To debug a protocol driver that uses serial communications, do the following:
syslog.bakfiles. The system will recreate a fresh version of this file the next time CitectSCADA is started.
If there are no requests being sent then your software is improperly configured, and check that there were no errors on Startup of CitectSCADA. If there were errors on startup look them up in the Online Help. Also check that your computer is an I/O Server (and that it matches the one in your project). To do this run the Computer Setup Wizard, and configure the computer for a standalone configuration.
If there are requests being sent but no reply, then CitectSCADA is trying to communicate. When CitectSCADA is sending requests but getting no reply, these are the most common causes:
Check that you have the same parameters in the Ports form that the I/O Device is using. If you have 8 data bits and the I/O Device uses 7 data bits, communications will not work.
Check that your cable is OK. The easiest way to do this is to create a new project and use the Loopback protocol. You can use this to verify the Tx and Rx lines' integrity by placing a jumper on these lines. Initially test this with a jumper between pins 2 and 3 on your PC. Then plug in your cable and test again with the jumper between the Tx and Rx lines. Keep moving the jumper until it is at the end of your communications bus. You can find more information on using the Loopback protocol in the Citect Knowledge Base.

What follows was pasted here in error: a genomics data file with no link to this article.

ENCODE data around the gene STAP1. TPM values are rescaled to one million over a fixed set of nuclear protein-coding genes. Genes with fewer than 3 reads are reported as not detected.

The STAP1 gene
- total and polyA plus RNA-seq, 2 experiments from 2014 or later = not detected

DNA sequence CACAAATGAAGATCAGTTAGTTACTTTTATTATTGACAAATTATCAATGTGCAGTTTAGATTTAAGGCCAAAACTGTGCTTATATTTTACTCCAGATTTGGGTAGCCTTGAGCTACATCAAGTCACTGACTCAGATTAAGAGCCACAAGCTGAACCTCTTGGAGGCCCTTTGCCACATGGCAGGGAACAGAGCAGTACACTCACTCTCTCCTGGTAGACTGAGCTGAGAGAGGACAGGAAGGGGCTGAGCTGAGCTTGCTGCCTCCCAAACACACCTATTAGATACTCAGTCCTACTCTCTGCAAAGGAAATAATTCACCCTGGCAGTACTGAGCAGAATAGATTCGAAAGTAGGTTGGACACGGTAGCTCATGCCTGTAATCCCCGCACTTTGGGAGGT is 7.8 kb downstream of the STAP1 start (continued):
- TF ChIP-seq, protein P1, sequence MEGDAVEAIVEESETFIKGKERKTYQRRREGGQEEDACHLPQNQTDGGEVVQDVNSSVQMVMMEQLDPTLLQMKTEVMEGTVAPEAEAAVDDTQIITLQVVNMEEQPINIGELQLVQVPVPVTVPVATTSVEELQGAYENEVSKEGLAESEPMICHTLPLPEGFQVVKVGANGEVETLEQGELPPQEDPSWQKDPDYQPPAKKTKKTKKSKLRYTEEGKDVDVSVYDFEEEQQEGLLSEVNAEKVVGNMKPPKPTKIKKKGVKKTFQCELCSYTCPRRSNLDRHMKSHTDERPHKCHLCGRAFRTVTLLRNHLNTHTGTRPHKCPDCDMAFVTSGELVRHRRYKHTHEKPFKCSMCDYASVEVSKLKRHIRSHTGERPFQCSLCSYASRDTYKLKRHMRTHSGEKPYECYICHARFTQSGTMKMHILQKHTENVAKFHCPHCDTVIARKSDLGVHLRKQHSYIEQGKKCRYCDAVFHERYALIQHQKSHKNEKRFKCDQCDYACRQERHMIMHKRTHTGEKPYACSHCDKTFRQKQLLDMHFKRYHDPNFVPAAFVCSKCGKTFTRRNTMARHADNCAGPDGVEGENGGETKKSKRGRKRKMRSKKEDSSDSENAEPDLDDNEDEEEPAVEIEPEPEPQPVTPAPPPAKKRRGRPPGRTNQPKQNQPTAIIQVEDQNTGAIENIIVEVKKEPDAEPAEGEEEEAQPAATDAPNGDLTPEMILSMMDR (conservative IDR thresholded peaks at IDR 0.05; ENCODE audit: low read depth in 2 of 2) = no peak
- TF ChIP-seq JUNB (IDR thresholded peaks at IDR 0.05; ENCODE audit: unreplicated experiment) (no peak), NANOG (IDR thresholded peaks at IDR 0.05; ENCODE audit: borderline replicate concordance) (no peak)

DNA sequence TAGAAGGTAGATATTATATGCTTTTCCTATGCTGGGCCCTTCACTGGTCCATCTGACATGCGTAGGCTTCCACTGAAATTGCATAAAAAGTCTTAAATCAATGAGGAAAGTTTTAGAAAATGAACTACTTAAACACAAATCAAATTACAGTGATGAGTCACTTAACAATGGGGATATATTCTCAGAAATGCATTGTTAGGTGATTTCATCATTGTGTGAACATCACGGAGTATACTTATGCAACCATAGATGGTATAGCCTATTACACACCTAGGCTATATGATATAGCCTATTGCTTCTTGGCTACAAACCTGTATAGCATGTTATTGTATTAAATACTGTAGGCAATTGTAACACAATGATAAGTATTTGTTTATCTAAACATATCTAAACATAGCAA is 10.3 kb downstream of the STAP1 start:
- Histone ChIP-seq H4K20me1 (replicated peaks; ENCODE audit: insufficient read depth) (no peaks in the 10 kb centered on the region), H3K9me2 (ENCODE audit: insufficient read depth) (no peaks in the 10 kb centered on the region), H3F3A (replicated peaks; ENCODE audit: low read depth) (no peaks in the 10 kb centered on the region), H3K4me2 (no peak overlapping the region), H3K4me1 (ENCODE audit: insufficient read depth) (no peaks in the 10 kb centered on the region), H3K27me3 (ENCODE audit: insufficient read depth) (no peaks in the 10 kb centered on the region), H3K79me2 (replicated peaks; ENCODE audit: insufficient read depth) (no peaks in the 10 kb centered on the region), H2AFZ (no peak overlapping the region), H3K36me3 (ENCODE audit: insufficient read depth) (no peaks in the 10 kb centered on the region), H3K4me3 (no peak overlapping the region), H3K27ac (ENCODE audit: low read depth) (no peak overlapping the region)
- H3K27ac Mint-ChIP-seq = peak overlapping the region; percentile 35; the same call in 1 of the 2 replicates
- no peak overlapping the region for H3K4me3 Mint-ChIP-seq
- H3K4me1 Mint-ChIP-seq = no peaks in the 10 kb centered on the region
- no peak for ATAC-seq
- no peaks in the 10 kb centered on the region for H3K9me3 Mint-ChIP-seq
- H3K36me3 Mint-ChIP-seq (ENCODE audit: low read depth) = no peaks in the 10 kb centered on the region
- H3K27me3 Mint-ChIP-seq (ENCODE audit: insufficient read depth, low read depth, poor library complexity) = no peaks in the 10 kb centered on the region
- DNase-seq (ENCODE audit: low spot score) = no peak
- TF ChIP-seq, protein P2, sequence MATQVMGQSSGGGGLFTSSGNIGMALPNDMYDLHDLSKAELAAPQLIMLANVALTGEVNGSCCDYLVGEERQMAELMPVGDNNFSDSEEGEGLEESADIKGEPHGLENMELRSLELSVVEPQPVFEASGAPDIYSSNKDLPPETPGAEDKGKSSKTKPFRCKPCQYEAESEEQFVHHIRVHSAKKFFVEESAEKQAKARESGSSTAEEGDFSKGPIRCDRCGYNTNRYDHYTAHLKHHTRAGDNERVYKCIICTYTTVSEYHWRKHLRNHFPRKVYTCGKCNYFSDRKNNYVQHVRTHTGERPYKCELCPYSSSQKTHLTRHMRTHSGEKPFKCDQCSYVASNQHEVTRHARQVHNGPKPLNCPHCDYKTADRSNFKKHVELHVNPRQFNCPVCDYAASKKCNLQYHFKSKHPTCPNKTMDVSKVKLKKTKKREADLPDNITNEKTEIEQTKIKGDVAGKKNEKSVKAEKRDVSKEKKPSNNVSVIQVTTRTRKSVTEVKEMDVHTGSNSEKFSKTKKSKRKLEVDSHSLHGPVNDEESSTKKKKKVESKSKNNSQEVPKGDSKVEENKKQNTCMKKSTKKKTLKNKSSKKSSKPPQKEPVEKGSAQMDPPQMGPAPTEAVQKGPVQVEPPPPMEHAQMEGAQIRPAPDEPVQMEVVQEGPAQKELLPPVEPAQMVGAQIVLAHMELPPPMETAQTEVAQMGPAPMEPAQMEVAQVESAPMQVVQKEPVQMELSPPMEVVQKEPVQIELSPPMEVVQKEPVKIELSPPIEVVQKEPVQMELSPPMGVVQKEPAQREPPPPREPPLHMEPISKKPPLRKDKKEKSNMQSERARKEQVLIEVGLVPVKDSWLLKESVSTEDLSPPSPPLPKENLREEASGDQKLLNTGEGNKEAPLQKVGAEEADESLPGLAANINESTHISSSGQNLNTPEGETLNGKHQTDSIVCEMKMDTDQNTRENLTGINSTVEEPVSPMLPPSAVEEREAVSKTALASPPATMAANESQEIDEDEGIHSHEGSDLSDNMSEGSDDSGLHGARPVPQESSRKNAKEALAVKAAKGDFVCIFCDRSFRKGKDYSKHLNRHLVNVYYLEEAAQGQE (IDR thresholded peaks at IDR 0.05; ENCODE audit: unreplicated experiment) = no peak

Even if the Loopback protocol shows no errors, your cable might still be responsible for the loss of communications. CitectSCADA usually places a far higher constant load on serial communications than programming software does, this usually means that CitectSCADA will require much more stringent handshaking than the programming software. So it is possible that the cable you use to program your I/O Device works fine for programming, but not for CitectSCADA. Check the Wiring Diagram for your Protocol in the help.
Another major cause of improper cable connections is 9-pin to 25-pin converters. Many of these converters are made specifically for serial mice. These typically only use the Tx, Rx and Ground signals. If you use one of these converters they do not support any handshaking and will most likely not work for your Protocol.
If the above checks OK, use the parameters for COMx (as mentioned above) to create log files. Examine these log files and verify that what CitectSCADA thinks it is sending is actually what it is sending. The log files produced by using these parameters get their information from a lower level than CitectSCADA and show you exactly what is going through the COMx driver.
Check the protocol you are using. CitectSCADA may have many different protocols for communicating to an I/O Device. PLCs such as the AB PLC5 can use different serial protocols, depending on the method you are trying to use. Make sure you are using the correct one. If you are unsure, try the other possible protocols.